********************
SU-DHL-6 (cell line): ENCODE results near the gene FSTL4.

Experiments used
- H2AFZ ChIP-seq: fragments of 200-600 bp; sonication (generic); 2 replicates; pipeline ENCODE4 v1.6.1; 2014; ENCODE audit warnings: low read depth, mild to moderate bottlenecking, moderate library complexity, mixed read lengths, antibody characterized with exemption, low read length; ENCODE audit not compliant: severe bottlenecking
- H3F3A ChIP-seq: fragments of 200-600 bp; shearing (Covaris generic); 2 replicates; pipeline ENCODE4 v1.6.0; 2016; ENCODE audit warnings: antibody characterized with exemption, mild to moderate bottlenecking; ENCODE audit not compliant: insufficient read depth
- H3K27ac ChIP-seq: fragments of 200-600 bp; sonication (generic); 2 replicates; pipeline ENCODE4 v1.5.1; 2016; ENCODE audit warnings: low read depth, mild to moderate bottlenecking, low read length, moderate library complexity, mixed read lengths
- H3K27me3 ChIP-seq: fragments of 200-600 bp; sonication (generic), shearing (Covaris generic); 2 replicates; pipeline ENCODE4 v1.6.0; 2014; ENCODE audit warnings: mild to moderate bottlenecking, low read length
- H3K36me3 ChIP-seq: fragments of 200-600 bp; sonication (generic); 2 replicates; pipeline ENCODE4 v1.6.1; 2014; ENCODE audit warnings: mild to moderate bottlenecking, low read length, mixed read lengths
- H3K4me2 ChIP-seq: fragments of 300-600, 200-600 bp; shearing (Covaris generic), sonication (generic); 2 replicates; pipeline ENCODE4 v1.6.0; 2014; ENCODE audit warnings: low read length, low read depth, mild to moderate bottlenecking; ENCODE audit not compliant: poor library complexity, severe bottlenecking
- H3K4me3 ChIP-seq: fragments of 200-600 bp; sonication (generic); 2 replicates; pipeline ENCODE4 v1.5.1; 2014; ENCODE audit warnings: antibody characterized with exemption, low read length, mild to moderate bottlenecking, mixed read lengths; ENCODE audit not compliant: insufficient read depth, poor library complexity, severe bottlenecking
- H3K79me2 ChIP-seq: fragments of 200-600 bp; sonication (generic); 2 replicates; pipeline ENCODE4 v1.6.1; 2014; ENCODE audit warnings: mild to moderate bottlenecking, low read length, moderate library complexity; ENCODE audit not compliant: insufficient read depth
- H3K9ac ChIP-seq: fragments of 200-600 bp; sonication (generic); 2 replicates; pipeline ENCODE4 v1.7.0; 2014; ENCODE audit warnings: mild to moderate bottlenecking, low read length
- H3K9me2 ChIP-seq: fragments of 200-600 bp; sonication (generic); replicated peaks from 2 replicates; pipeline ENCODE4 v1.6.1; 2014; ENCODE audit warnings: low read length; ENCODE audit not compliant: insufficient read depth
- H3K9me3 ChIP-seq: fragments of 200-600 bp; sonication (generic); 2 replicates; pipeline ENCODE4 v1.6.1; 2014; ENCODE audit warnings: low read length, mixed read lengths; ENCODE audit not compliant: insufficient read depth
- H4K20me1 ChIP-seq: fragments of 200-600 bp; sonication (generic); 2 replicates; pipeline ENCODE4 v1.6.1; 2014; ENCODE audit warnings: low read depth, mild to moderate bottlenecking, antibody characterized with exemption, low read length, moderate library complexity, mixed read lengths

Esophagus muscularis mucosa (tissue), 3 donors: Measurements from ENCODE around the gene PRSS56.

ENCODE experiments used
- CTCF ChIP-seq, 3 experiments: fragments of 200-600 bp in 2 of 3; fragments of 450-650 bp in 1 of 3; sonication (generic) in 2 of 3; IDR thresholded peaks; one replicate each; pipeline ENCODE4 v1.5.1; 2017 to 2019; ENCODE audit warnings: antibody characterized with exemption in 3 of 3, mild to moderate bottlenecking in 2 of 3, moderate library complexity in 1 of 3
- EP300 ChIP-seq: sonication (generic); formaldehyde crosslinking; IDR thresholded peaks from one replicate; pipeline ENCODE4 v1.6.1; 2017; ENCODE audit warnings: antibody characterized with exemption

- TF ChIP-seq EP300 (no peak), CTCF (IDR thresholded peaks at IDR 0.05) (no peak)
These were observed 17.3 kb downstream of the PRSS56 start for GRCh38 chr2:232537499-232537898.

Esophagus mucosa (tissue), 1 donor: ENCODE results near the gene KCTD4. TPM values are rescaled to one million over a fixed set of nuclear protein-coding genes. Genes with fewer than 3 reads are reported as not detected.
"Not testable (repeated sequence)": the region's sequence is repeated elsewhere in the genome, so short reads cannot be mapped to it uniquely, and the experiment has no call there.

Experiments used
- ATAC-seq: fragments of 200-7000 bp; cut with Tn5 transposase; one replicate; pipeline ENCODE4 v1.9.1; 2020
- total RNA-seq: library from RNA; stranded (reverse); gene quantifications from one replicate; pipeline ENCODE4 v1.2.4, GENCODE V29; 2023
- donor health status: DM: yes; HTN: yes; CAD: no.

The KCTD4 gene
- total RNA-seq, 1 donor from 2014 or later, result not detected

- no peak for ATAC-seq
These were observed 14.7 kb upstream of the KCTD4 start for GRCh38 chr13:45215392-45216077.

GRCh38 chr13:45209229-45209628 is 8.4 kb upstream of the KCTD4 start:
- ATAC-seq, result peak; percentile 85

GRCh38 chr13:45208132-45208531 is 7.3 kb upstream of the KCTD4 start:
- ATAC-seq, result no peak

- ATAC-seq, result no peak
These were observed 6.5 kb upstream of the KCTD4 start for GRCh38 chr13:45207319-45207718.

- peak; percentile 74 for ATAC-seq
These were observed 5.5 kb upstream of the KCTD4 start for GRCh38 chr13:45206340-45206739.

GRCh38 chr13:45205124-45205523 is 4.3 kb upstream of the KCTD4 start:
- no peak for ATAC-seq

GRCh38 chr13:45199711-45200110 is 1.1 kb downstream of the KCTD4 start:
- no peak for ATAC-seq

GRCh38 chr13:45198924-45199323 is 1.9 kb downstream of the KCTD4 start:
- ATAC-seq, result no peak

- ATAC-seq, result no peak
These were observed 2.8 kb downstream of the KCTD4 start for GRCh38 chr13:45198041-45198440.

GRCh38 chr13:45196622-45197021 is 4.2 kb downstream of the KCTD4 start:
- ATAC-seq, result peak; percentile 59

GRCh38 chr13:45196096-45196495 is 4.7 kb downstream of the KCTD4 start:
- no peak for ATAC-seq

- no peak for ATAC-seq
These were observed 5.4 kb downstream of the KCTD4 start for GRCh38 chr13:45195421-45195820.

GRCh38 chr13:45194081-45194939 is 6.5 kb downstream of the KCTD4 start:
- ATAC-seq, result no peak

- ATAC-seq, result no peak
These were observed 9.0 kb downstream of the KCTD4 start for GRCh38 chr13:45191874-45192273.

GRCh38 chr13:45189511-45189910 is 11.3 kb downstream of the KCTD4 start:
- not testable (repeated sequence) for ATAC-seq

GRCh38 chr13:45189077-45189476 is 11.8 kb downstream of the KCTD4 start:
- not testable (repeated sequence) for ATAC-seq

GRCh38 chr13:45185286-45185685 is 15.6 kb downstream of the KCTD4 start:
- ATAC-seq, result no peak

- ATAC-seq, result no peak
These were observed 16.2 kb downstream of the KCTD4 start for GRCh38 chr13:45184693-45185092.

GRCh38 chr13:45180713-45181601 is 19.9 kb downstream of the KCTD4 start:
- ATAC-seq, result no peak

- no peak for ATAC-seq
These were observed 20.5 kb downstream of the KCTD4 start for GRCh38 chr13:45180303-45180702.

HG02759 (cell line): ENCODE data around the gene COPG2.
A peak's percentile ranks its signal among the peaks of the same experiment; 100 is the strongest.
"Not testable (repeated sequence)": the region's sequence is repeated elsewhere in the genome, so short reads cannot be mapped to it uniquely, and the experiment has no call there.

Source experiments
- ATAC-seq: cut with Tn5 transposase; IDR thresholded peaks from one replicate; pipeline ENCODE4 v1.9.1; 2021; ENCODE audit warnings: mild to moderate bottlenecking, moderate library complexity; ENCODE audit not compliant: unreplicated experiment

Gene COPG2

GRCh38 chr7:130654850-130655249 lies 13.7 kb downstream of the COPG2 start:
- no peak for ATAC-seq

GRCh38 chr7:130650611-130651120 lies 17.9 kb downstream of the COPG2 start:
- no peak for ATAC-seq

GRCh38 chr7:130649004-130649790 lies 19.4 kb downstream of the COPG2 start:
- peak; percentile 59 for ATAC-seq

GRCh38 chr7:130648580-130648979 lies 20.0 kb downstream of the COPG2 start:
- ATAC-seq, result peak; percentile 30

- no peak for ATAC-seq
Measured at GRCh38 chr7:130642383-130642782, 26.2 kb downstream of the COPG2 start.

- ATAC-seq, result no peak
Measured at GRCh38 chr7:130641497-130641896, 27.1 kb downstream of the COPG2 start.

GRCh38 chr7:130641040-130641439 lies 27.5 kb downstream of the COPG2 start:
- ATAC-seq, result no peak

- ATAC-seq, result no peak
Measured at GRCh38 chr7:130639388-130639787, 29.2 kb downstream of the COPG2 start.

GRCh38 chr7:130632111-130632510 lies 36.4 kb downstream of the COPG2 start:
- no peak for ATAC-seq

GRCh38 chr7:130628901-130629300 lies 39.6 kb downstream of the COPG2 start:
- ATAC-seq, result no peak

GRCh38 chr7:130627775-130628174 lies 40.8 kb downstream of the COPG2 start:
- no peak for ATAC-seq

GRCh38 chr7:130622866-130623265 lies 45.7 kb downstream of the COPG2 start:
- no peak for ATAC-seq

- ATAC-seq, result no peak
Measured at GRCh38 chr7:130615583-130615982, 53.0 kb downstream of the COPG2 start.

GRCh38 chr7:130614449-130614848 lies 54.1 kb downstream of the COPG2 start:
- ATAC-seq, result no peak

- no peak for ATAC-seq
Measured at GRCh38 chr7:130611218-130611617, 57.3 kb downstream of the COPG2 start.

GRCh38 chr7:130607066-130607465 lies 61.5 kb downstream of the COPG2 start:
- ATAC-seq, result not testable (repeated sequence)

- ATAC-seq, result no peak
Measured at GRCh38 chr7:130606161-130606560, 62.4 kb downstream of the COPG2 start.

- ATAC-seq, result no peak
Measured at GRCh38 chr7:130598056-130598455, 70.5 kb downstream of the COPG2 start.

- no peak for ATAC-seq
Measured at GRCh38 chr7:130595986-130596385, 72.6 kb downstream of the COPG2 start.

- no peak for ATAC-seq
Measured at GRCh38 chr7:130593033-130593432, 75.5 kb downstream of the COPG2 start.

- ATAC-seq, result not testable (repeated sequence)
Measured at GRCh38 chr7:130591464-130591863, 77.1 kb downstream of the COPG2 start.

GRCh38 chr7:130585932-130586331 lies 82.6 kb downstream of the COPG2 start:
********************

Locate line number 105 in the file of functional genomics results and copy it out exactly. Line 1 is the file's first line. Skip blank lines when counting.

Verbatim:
GRCh38 chr7:130607066-130607465 lies 61.5 kb downstream of the COPG2 start: